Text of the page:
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Brazil's arms sales policy cannot stand forever

BRAZIL'S reported agreement to sell $2 billion in arms to Libya underscores the immense contradictions in Brasilia's foreign policy tradition. From a small, home-centered cottage industry only a decade ago, Brazil's armaments business has burgeoned. By most accounts, it now ranks sixth in exports worldwide, delivered to almost 40 countries on five continents. Its tanks, armored personnel carriers, missiles, and rocket launchers are less expensive and less complex than American, French, or Soviet versions and are increasingly in demand by developing and ``nonaligned'' nations. The Tucan single engine trainer, for example, is outselling its European competition and is considered by many experts to be the best in its field.

Brazil's weapons industry received an unexpected push when the Carter administration, citing human rights violations, ended its traditional relationship with the country. Mounting economic difficulties and a foreign debt of more than $100 billion have made the weapons industry an important hard-currency earner.

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In the process, Brazil sends one-third of its arms exports to the Middle East. Because it does not impose end-user restrictions, Brazil has become an armorer to both sides in the Gulf war. Iraq has been its biggest customer (troop carriers, multiple rocket launchers, bombs, and other ordnance), but Iran's arsenal also boasts similar weapons, more than likely acquired through Libya. Saudi Arabia is certain to surpass the Iraqis and the Libyans; it has signed agreements to purchase the entire array offered in the Brazilian catalog, including trainers, tanks, naval frigates and corvettes, air-to-air missiles, and a new fighter, the AMX.

There is no apparent hesitation or compunction in Brasilia about the dangers of arming both sides in a conflict that, if not checked, could involve both superpowers as active combatants. Nor do there seem to be any second thoughts about supplying weapons to countries that are involved in state-supported terrorism.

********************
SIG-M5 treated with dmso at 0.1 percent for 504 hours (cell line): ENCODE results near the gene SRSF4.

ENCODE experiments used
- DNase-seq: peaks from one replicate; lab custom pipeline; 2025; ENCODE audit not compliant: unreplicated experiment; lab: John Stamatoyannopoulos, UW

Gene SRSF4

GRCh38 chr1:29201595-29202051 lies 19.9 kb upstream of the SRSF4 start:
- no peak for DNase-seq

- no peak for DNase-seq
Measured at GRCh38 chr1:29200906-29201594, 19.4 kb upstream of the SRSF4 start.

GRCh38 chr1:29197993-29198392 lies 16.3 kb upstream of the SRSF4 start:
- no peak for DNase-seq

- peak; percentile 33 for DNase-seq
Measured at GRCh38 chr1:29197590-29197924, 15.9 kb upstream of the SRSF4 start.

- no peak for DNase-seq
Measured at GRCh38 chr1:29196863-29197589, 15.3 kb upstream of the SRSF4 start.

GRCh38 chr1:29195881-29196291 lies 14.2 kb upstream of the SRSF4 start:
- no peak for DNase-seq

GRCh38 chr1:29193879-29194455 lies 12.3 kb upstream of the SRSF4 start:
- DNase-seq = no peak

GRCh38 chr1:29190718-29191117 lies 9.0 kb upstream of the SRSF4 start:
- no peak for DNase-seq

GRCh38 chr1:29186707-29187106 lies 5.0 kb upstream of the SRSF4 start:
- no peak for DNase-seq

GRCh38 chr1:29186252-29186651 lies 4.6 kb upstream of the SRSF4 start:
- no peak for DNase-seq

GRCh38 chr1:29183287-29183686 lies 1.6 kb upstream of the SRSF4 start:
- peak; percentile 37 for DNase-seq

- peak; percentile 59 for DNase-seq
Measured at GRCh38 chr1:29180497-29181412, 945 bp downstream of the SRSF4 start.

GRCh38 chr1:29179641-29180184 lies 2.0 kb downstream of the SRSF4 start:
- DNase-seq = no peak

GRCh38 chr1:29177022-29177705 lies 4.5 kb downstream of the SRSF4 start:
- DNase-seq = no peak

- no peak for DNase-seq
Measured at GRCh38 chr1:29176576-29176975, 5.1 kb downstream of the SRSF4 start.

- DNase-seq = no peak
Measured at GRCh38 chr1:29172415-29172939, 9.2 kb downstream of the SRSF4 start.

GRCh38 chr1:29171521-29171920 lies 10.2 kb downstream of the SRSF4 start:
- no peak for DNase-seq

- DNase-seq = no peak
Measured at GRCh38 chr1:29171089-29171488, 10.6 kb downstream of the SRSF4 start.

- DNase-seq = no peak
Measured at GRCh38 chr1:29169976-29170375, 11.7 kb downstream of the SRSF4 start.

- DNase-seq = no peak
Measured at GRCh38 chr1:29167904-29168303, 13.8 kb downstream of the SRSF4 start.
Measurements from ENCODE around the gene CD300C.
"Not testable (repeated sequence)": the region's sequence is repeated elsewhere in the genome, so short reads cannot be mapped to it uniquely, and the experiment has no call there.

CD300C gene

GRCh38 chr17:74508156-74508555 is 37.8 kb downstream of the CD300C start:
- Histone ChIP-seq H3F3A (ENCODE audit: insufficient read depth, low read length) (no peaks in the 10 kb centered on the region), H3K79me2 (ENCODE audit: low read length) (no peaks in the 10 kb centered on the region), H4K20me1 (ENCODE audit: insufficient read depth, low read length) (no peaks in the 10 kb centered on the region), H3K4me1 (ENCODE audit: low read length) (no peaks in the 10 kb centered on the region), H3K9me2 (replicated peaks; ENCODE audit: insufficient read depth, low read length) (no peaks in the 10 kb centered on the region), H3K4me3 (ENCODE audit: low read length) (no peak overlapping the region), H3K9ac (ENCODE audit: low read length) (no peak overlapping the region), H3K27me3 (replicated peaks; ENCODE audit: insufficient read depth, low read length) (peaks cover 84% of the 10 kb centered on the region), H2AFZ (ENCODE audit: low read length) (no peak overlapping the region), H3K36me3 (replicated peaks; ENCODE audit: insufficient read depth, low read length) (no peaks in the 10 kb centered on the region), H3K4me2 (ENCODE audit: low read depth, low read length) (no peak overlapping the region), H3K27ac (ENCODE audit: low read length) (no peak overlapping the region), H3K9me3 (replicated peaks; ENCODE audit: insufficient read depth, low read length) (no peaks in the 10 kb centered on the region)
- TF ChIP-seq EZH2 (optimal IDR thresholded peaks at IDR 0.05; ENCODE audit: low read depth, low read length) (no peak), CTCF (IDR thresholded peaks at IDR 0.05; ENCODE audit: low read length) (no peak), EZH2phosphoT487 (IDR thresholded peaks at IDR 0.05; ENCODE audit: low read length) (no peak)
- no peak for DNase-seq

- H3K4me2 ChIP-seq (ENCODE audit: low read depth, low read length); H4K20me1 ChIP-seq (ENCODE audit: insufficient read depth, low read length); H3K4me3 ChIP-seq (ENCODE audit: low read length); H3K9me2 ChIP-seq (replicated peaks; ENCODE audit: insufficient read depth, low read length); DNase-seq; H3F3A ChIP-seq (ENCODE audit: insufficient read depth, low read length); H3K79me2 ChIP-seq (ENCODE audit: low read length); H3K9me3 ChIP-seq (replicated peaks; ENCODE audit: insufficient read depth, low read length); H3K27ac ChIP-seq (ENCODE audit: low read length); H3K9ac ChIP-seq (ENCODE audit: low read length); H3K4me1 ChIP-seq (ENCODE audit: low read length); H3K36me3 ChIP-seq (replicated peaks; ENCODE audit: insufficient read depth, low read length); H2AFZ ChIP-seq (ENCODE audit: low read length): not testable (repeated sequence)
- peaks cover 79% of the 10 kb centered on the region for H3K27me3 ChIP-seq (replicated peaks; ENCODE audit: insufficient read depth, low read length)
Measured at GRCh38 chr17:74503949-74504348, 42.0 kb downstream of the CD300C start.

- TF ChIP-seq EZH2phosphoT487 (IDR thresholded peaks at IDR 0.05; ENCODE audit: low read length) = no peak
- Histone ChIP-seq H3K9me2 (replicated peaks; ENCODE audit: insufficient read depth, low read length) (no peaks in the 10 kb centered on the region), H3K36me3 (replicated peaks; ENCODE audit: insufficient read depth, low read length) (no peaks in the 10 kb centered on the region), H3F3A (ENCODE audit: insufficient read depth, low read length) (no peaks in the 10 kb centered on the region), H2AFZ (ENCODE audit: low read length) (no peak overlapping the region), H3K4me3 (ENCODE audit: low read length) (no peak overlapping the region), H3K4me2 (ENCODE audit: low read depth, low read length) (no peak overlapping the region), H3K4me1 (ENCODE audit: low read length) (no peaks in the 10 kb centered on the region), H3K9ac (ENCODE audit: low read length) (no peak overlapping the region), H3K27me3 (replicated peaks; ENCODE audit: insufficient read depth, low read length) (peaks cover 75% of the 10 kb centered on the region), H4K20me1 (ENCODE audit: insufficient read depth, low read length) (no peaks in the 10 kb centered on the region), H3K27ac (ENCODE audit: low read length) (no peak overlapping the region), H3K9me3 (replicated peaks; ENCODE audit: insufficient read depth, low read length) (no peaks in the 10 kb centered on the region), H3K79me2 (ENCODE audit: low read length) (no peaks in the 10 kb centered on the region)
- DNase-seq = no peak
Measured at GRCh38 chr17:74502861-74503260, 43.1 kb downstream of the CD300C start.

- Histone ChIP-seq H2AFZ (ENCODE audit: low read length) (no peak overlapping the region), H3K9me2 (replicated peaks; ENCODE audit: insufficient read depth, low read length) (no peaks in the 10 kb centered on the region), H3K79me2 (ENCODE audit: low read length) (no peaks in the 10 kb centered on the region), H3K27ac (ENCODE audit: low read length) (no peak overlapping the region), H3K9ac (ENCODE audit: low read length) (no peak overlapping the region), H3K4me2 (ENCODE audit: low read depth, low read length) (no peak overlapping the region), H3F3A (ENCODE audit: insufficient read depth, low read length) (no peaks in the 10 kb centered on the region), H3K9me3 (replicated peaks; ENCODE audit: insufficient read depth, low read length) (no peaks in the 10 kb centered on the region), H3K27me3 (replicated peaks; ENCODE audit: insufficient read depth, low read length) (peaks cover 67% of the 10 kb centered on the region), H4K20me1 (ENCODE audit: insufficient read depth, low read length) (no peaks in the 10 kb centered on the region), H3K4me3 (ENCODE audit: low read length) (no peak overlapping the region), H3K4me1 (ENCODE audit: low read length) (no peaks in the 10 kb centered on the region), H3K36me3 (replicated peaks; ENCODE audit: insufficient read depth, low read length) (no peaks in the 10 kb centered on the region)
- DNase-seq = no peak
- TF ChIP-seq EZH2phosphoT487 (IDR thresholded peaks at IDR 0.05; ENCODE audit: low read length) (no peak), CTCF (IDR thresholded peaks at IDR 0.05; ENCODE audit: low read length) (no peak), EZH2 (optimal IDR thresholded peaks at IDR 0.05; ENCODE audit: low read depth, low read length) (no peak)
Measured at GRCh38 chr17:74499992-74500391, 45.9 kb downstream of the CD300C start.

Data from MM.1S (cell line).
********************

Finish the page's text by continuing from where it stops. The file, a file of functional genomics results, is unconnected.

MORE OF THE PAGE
A Brazilian weapons industry catalog notes that ``Brazil abides by the principle that the sale of defense material is not a part nor an instrument of Brazilian foreign policy.'' A senior defense official, in a recent Reuters interview, perhaps put it best: ``We have a huge foreign debt and we need to export to pay interest. This is what we do.''

Arms sales are indeed an accepted way of doing business in the developed world and Brazil is certainly entitled to its market share. But when it does so at the expense of its traditions and better judgment it does neither itself nor its friends and allies any favors.

Over the course of its nearly 170 years of independence Brazil has been a close friend of the United States and a major political influence in South America.

It has conducted a nonconfrontational, consensus-oriented foreign policy throughout Latin America. Brazil is a founding member of the Amazon Pact and a member of the Latin American Integration Association (ALADI), the Lima subgroup on the Contadora Process, and the Cartagena Group on Latin debt.

Brazil has the increasing respect of neighboring states, which have harbored generations-old apprehension and mistrust toward it. Interestingly, it has largely refrained from selling weapons in Central and South America. Small-scale assistance programs to Paraguay and Suriname (to counter Cuban influence), and the sale of a squadron of Tucanos to Honduras, are the extent of what easily could be a Brazilian-armed continent.

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A nation with a responsible diplomatic tradition and alignment with the West cannot easily dismiss the consequences of its current arms-sales policy. Surely Brazil does not share with Iraq and Iran a desire to see a ``fight to the finish'' in the Gulf in which the West could wind up a strategic loser. And just as surely Brazil does not share with Libya and Iran a penchant for state-backed terrorism; on the contrary, it has joined in South American efforts to combat terrorism in this hemisphere.

In this context come reports that the Palestine Liberation Organization, whose representative in Brasilia operates out of the Arab League office, is seeking to expand its presence in Brazil. At present the only countries in the region that have granted the PLO full diplomatic status are Cuba and Nicaragua, not the kind of company Brasilia wishes to keep. There is no arms market to be gained by granting government permission for this request, only the growth on the continent of an organization hostile to western interests and dedicated to bloodshed and the politics of rejection. That is not Brazil's way.

Over the past decade Brazil has tried to walk the fine line between the West and the third world. Such a policy, particularly when it comes to ``no strings attached'' arms sales, cannot stand forever. As a regional power and near-charter member of the world's democracies, Brazil is obligated to forge policies consistent with its history. In turn, it deserves understanding and assistance from its friends in tackling its severe debt problems.

As its neighbors watch, Brazil can begin to set an example by rethinking its weapons relationships with nations that truly don't share its values.

Daniel S. Mariaschin is director of public affairs at B'nai B'rith International.

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